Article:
For this particular example, the arc length of the function y = a cosh(x/a) on [-b,b] can be determined by

s = Integrate[Sqrt[1 + (D[a*Cosh[x/a], x])^2], {x, -b, b}]

or

s = Integrate[Sqrt[1 + (Sinh[x/a])^2], {x, -b, b}]

Evaluating this integral yields the following result

s = 2 a Sqrt[Cosh[b/a]^2] Tanh[b/a]

This result can be numerically evaluated for any particular a \[Element] (0, \[Infinity]) and b \[Element] [0, \[Infinity]).

Posted by Ben April 26, 2015 at 1:55 pm

A wonderful article. Very interesting and unexpected to know about these applications, Wolfram Alpha. Thank you.

Posted by Leonid April 5, 2012 at 12:26 pm

@Kim,

Sure, as long as you replace the parameter “a” with a number, W|A can do this just fine:

http://www.wolframalpha.com/input/?i=arclength+of+y+%3D+4+cosh%28x%2F4%29+from+-3+to+3

Posted by WolframAlphaMathHelp April 6, 2012 at 11:02 am

Posted by OD April 7, 2012 at 11:58 pm

Nice work Peter!

Posted by Sam Blake April 17, 2012 at 9:23 am

For suspension bridges such as the Golden Gate Bridge the main cable does not follow a catenary curve, as the main cable hangs under its own weight plus the weight of the bridge (see “A General Form of the Suspension Bridge Catenary” by Ira Freeman, or a great video “http://www.youtube.com/watch?v=NfNUuMEhJs4”) the shape of the main cable shape is a parabola.

Posted by Colm Carey May 7, 2012 at 6:55 am

This is great! I had been having students set up the integral and then use wolfram to help them evaluate and/or approximate its value. This now shows them the set-up! Last time I tried, W/A could not do volumes of rotation, is that coming any time soon?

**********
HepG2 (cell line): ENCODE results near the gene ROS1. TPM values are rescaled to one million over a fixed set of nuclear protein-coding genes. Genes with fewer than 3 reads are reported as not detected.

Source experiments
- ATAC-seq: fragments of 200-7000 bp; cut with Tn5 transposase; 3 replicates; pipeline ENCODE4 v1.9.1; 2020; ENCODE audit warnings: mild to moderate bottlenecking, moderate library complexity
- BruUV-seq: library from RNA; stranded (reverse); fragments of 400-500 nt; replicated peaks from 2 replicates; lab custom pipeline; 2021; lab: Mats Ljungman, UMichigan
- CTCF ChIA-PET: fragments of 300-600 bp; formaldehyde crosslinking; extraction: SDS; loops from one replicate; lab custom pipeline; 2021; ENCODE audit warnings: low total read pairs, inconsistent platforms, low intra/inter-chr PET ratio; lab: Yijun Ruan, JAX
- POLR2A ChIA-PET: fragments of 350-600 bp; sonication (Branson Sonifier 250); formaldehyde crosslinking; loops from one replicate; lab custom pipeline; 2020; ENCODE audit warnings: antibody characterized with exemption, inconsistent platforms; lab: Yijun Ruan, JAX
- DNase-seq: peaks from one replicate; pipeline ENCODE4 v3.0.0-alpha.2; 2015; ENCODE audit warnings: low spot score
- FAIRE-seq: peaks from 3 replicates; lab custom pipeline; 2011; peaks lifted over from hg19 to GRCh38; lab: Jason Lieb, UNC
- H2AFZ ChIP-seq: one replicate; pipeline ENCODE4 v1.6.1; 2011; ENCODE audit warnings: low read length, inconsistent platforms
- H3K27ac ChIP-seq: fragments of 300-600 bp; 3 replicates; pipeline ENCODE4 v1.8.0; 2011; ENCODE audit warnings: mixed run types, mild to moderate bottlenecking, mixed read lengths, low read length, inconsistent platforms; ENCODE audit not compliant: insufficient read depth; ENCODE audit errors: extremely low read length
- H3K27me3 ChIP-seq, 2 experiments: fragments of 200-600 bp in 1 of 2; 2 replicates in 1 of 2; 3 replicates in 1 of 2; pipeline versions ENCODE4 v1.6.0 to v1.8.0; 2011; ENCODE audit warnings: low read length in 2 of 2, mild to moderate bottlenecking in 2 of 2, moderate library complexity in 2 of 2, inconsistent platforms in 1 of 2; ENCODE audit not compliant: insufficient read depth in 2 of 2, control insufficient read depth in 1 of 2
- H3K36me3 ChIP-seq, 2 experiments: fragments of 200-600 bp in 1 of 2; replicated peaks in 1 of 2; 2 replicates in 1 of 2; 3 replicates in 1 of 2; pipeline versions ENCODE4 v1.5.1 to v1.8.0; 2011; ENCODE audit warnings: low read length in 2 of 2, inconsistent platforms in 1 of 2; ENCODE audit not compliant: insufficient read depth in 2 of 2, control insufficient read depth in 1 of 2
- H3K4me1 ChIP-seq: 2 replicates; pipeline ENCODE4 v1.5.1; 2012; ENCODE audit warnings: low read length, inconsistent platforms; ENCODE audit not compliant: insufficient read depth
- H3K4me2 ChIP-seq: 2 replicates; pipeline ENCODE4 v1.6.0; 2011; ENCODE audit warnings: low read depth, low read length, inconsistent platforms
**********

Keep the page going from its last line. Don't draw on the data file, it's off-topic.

Posted by Brian May 22, 2012 at 1:44 pm

Hello Peter,
I complete two semesters of applied calculus in college and we never reached the application of curves in three coordinates, like your example of the spiral helix. I typically calculate this problem, such as in circular stair construction, by using standard trig and radian measure, as the spiral is just a flat circle “pulled-up” on the cylinder at a certain rise-to-run ratio (i.e 7″ rise:11″ tread. Would you kindly clarify what the coeficient “square roof of five(5)” represents in this helix problem, or how it is derived.
Much thanks.

Posted by bob October 17, 2012 at 2:58 pm

Hi,

that is an amazing capability of wolfram alpha web page. And an superb post, easy, full of practical examples and show us many possibilities of calculations. Thank you!

Posted by Mario June 8, 2014 at 11:50 am

all of your calculation be nice

Posted by sabuj January 25, 2015 at 11:20 am

Peter
My fiance and I ride bicycles. She is not as fast as I am, so while she is pumping away on a straight line, I carve a sine wave path on the pavement.

I was trying to figure out the sine wave path I should take if I am, say, 10%, 15%, etc. faster than she. I originally thought I would just have to calculate the angle at which I would cross the straight path so that the curve length would be 10%, 15%, etc. longer than her straight path. Or easier, an amplitude, A, but there may be a family of sine curves with that slope at A*sin(0), e.g., A*sin(P*x), which would have the angle I seek.

Anyway, without a closed form solution for the integral calculation of the length of a sine curve, I thought your Wolfram might help me.

I have found the length of sin(x) from (0,2*Pi), but wondered about the length of A*sin(P*x).

Can you help?

Thanks,
Henry Ford…

Posted by Dr Henry Ford February 23, 2015 at 10:05 am

hi

so now integrals give lengths instead of area beneath a curve?!
regards
G

Posted by gpc February 28, 2015 at 11:14 am

Dear Sir,

Suppose I want to make a bridge. Distance of two end point is 100 feet. The Base of the bridge would be curved. I need the length of that curve & how much would it be curved so that pressure oat the center point of that curve would be minimum & maximum pressure will be generated to then two end points.